Triple Wilson SVVCF

A Module Based on Ray Wilson's State Variable Voltage Controlled Filter

Triple SVVCF Main Triple SVVCF Features Triple SVVCF Build

Not that I have anything against Vactrols (far from it), but for my resonator, I wanted to try something a bit more versatile - something that had more of the classic synth's control over resonance and tracking capability, as well as providing other functions and effects. A thread came around on the Electro-Music forum concerning resonators, and again I started wondering about it.

Since I was knee deep in the Klee Sequencer, and I'd been sketching two months straight on another far-fetched project, I figured now was as good a time as any to try it out =0).

I'd already scoped Ray Wilson's SVF as the likely candidate to base the project on, mainly because you just can't go wrong using Ray's stuff, and also, his SVF had voltage control of resonance, which was a vital part of the plan - there had to be an efficient means to simultaneously control the resonance of all three filters.

So, one snowy morning, armed with a schematic from Music From Outer Space, I descended into the laboratory to see how it all worked out. BTW- for the 1% of people on this planet who are not aware of Music From Outer Space, Ray Wilson's end-all-be-all Synth DIY site, it can be found here:

Music From Outer Space (MFOS)

And the particular design I'm using can be found here:

MFOS State Variable Voltage Controlled Filter

Breadboarding the Design

I began breadboarding the filter, and, when I was done, hooked it up to a VCO and gave it a listen. I was immediately rewarded with the sound of an outstanding filter - even if one is not putting three of these babies in one module, everyone should have at least Well, at the very least one. In fact, within 30 seconds of playing with the filter, I knew I had to follow my 'At first do no harm' rule when creating this module, which is to say, while it shall serve its purpose as a triple resonant filter, the original functionality and sound of the filter must be preserved as well. In the case of this module, it is - times three.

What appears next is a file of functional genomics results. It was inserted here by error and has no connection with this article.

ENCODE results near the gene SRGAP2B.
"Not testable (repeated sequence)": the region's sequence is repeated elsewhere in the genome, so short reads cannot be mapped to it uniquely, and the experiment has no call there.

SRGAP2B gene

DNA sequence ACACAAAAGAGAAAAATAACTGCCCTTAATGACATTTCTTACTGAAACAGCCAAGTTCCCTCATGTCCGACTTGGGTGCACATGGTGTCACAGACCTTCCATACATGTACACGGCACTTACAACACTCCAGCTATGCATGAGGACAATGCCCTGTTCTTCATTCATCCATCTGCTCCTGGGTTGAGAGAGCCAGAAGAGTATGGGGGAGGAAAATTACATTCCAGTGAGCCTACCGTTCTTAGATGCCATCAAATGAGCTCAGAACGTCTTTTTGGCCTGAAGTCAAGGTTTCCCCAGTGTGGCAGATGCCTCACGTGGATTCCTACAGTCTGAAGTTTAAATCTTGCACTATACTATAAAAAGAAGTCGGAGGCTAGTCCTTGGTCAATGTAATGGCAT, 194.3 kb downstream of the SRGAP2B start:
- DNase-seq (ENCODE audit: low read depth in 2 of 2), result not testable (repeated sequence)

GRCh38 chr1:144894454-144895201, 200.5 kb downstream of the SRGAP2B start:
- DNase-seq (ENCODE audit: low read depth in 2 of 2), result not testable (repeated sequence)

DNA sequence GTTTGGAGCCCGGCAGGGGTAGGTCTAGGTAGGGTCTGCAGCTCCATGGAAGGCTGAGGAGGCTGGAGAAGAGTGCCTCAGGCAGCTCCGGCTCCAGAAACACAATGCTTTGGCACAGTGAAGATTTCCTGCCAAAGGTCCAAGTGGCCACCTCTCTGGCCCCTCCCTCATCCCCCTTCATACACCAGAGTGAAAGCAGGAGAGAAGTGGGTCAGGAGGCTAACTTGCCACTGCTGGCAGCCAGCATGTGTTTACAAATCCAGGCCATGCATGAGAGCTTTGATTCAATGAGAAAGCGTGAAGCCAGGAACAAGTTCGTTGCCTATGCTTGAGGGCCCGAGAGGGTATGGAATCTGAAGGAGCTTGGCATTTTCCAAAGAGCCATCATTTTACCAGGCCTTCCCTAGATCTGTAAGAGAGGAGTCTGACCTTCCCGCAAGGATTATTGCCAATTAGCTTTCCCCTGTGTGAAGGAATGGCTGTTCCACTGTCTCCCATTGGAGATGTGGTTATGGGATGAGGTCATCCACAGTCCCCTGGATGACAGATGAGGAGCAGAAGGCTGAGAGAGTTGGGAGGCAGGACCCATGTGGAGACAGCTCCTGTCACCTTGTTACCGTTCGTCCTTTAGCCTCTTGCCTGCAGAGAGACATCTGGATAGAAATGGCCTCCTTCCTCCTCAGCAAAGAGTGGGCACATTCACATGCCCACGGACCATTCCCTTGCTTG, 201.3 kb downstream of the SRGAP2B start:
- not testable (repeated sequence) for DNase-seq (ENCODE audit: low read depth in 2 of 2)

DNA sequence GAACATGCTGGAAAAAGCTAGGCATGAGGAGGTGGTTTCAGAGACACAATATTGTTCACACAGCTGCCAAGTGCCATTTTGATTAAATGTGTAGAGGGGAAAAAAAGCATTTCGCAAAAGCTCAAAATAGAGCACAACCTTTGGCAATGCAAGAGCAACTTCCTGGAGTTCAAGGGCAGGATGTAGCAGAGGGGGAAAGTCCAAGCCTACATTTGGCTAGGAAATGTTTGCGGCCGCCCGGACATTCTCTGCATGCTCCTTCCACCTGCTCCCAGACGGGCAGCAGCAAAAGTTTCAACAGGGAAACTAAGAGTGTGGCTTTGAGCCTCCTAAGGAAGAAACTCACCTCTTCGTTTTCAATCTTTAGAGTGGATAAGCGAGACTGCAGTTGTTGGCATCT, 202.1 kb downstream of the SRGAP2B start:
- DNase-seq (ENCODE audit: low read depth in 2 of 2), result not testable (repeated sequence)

Triple SVVCF Breadboard Test

Now that I knew I had a good quality, juicy filter to base the module on, I then began breadboarding two more the next morning (after spending the first day happily playing with the first filter).

Once the other two filters were breadboarded and working, I mixed the outputs in my mixer module and began exploring the feasibility of them working in concert to provide a triple resonant effect like the beloved PS3100 Resonator.


First Sound Samples

Again, I was not disappointed - here is a collage of sounds from that first expedition. All of the sounds were created on my modular, using two of my trusty Schmitz VCO3s, a Wilson EG, the noise output of my DSC2000, and a couple of Wilson LFOs. Add to that a bit of my Buchla 266 based S&H, a delay on a couple of tracks, and, at the very end, about five to ten seconds of Dim C.

A little while later, I recorded this sample as well. It's a multitracked sample using my modular with the SVVCF as the only filter, heavily processed through my Lexicon delay

Now it was time to determine the feature set.


Choosing the Feature Set

First of all, if I had infinite panel space, I could *really* trick this module out. But, because I indeed do not have an amount of panel space that even begins to approach infinity, I had to temper what could be done with what should be done.

The original objective of the module was to create a filter with a triple resonant response. I'll back-track a bit here and go over exactly what a triple resonant filter is, using the PS3100 Resonator as an example:

The PS3100 resonator is made up of three independent bandpass filters. The filters are arranged in parallel - IE, the input signal is applied to the inputs of all three filters, and the outputs of all three filters are then mixed together to form the composite resonator response.